Top national arts boss backs Wigan cultural masterplan and pledges funding

The man holding the purse strings of one of the biggest funding bodies in the country has given his backing to Wigan’s new cultural manifesto.


Arts Council England chief executive Darren Henley took to the stage in The Galleries Shopping Centre at last weekend’s launch festival for The Fire Within and promised full support and cash for the borough’s attempts to transform its fortunes using the arts.

Arts Council England chief executive Darren Henley at the launch

Arts Council England chief executive Darren Henley at the launch

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Mr Henley told the packed room: “The Arts Council will support this borough. We want to invest in Wigan.”

Arts Council England has already invested some money in the masterplan, giving £10,000 for consultancy work as it was drawn up, but historically getting money from coalfield communities such as Wigan has been a massive struggle compared to large cities and especially London.

Meanwhile council bosses have announced the exhibition used to launch the arts and culture masterplan will be open to the public for a further two months.

The Fire Within was unveiled with the Galleries shopping complex transformed into a performance space and gallery.

Council bosses say the five-year plan will change cultural perceptions of the borough and make it an attractive location for artists.

Held in a vacant section of the mall, the launch festival increased footfall in the town by 2,000, they added.

Chief executive Alison McKenzie-Folan: “It’s been a great success. This work will help to position Wigan borough as a culturally thriving district in the North West and will provide fantastic economic benefits as we know that culture plays a big part in regenerating areas.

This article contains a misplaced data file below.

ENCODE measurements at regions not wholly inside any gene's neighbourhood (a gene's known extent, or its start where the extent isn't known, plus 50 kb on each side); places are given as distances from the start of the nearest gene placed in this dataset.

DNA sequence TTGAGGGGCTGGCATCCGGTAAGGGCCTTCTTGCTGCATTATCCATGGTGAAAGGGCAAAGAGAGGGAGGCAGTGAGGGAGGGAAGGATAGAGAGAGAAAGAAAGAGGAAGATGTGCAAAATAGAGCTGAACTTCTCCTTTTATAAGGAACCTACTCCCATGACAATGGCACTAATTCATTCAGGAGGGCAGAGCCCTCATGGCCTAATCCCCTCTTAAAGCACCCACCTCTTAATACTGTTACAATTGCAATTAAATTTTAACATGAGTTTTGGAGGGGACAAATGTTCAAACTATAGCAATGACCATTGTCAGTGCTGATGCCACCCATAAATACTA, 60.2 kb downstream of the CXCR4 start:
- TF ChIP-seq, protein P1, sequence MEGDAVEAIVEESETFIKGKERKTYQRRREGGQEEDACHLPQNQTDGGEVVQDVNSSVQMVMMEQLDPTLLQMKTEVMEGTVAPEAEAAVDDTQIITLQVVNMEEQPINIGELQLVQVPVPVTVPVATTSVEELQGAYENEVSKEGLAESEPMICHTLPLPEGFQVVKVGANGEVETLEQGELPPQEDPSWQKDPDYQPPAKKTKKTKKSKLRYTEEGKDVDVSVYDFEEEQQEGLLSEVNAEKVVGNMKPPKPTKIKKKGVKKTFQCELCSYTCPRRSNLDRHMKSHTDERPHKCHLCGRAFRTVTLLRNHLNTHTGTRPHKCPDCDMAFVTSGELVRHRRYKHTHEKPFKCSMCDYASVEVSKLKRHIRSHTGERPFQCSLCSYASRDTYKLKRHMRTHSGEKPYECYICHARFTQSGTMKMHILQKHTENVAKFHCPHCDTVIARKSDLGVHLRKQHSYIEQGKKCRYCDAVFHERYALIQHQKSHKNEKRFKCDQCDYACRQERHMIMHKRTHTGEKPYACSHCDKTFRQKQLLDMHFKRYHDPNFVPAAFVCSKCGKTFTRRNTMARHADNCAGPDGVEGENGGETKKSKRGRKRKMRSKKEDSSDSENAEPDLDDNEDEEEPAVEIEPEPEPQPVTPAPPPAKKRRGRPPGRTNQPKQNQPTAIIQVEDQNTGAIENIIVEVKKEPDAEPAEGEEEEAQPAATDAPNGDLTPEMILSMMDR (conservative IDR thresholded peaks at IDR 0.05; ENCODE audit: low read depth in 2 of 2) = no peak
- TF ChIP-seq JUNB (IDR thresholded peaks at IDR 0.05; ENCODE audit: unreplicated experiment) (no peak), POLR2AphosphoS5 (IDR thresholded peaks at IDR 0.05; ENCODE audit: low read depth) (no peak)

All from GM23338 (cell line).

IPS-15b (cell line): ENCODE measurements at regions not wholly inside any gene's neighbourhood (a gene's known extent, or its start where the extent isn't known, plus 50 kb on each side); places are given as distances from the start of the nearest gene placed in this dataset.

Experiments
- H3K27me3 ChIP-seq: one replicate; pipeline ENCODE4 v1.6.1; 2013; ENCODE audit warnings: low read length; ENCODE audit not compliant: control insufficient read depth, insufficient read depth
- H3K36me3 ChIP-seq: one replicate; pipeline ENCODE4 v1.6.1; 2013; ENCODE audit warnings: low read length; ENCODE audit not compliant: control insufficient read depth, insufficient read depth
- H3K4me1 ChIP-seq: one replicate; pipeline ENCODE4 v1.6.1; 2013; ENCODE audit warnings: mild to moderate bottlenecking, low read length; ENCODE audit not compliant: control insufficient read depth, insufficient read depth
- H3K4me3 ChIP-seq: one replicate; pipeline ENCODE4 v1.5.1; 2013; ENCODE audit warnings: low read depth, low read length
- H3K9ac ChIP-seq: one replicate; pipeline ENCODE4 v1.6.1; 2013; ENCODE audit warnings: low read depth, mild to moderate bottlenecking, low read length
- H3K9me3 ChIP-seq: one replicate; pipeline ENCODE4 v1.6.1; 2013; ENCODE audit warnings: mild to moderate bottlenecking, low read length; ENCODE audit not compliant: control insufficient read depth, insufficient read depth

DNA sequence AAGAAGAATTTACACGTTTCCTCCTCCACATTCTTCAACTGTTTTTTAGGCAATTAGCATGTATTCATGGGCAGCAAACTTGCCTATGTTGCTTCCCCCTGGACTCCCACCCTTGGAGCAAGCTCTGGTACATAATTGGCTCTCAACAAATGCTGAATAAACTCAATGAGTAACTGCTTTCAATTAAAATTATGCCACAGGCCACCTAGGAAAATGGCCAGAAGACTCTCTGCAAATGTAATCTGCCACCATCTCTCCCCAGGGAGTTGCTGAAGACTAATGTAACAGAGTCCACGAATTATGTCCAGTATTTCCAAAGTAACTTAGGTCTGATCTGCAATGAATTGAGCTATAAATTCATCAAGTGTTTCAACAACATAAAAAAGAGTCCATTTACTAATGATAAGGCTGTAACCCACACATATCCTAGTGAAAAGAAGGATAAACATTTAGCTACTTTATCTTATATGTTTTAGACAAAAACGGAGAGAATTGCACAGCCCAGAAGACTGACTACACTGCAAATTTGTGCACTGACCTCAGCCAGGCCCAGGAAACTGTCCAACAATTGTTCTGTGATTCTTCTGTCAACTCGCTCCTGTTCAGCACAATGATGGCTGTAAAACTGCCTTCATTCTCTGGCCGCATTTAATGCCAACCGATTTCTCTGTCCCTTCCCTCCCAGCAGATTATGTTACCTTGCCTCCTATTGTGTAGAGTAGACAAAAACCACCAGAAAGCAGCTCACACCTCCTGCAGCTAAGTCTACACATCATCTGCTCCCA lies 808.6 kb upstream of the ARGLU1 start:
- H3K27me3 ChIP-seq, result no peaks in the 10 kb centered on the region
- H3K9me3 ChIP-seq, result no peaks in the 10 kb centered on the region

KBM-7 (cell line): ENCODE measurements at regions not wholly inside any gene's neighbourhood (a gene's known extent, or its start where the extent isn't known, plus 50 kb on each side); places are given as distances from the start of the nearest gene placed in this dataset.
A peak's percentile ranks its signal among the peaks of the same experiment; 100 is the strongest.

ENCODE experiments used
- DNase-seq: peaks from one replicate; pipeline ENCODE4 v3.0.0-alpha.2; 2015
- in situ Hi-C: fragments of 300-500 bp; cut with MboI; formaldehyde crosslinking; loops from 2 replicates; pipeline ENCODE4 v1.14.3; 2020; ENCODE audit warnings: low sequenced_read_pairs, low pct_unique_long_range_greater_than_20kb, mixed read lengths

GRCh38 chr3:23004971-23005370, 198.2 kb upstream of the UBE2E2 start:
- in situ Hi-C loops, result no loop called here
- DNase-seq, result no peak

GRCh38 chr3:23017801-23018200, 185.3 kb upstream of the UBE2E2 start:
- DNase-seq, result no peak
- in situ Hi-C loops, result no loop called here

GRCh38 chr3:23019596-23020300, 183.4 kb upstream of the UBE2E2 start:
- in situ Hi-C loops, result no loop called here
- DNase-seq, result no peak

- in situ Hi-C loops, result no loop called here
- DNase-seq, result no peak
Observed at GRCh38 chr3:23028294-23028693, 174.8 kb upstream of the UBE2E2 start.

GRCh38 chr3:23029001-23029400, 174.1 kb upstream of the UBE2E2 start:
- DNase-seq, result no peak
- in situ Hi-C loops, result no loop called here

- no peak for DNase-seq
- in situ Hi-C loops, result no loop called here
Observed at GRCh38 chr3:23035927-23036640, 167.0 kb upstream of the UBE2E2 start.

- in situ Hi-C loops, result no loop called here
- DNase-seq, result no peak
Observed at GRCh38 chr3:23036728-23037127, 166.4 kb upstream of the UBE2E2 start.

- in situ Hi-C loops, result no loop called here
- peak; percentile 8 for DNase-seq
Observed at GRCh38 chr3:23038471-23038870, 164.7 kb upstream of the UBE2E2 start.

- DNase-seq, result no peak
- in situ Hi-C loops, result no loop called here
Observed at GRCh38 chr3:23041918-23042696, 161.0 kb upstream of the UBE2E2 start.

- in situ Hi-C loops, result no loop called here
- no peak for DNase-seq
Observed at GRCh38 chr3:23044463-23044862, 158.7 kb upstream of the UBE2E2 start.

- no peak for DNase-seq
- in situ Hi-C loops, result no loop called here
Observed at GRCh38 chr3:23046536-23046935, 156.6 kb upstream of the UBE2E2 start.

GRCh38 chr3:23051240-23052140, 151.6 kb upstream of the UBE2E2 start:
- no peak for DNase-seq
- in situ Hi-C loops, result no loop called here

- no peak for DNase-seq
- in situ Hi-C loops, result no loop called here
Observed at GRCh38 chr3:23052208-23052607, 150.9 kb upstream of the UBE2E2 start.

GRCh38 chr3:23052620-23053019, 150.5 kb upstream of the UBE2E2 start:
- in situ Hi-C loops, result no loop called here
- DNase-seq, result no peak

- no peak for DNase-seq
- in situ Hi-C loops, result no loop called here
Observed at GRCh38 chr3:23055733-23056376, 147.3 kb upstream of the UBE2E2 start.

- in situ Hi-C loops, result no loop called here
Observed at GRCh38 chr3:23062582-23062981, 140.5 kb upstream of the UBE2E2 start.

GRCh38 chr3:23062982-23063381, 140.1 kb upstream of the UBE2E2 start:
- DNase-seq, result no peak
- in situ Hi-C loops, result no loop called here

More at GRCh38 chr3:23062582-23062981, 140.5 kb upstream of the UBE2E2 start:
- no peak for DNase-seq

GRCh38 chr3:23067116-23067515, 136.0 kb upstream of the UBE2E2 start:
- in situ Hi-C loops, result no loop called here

“Increasing cultural activity, seeking investment and putting resource into cultural activity is a key priority for us.”

The launch festival was also praised by a number of high-profile visitors.

Greater Manchester’s night-time economic advisor Sacha Lord tweeted: “The Fire Within is fantastic.

“Go and support it. You can spend hours there and it’s free! Extra bonus the car park was free on a Saturday (others take note). Huge congrats.”

Mr Henley said: “I love the sense of ambition, the sense of possibility and opportunity.

“Looking at some of the plans for the town centre, I thought, this is going to be brilliant, and then coming in here and hearing all of the stories and all of the things you’re planning is absolutely brilliant."

Named to give a nod to the borough’s coal mining heritage, the manifesto draws on inspiration from key figures with borough links, such as artist Theodore Major.

It has been produced in collaboration with borough based film-makers and artists Al Taylor and Al Holmes, known as Al and Al.

They said: “This has been an intense, immense and amazing process. We’ve worked really closely with the council to host this event and although we have led on installations across the world, this has to be one of the best installation teams we have worked with.

“The process of making this show happen has been a dream and we have worked with people who have gone above and beyond their usual day job.

“Everybody is an artist, including the taskforce who have been involved in this work and the council employees who have built the staging and transformed the space.”

Wigan broadcaster and writer Stuart Maconie was there for the festival and said: “This by Al and Al is the most inspirational and exciting thing to do with my home town in decades, go and find out more at The Galleries, Wigan.”

The art installations which proved a huge hit with visitors to the Galleries at the weekend will continue to be on display for the next eight weeks.

The launch featured dozens of local artists and acts including a headline performance from LYNCHS, WigLe Dance, singer Zack Carpenter, poet Louise Fazackerley, Wigan’s 50-piece orchestra, soundscape artist Overload and many more.

There are also many pieces of art works from the archives on display and a taxidermy display, a simulated total eclipse and a exhibition of Theodore Major’s paintings that were created in the final year of his life.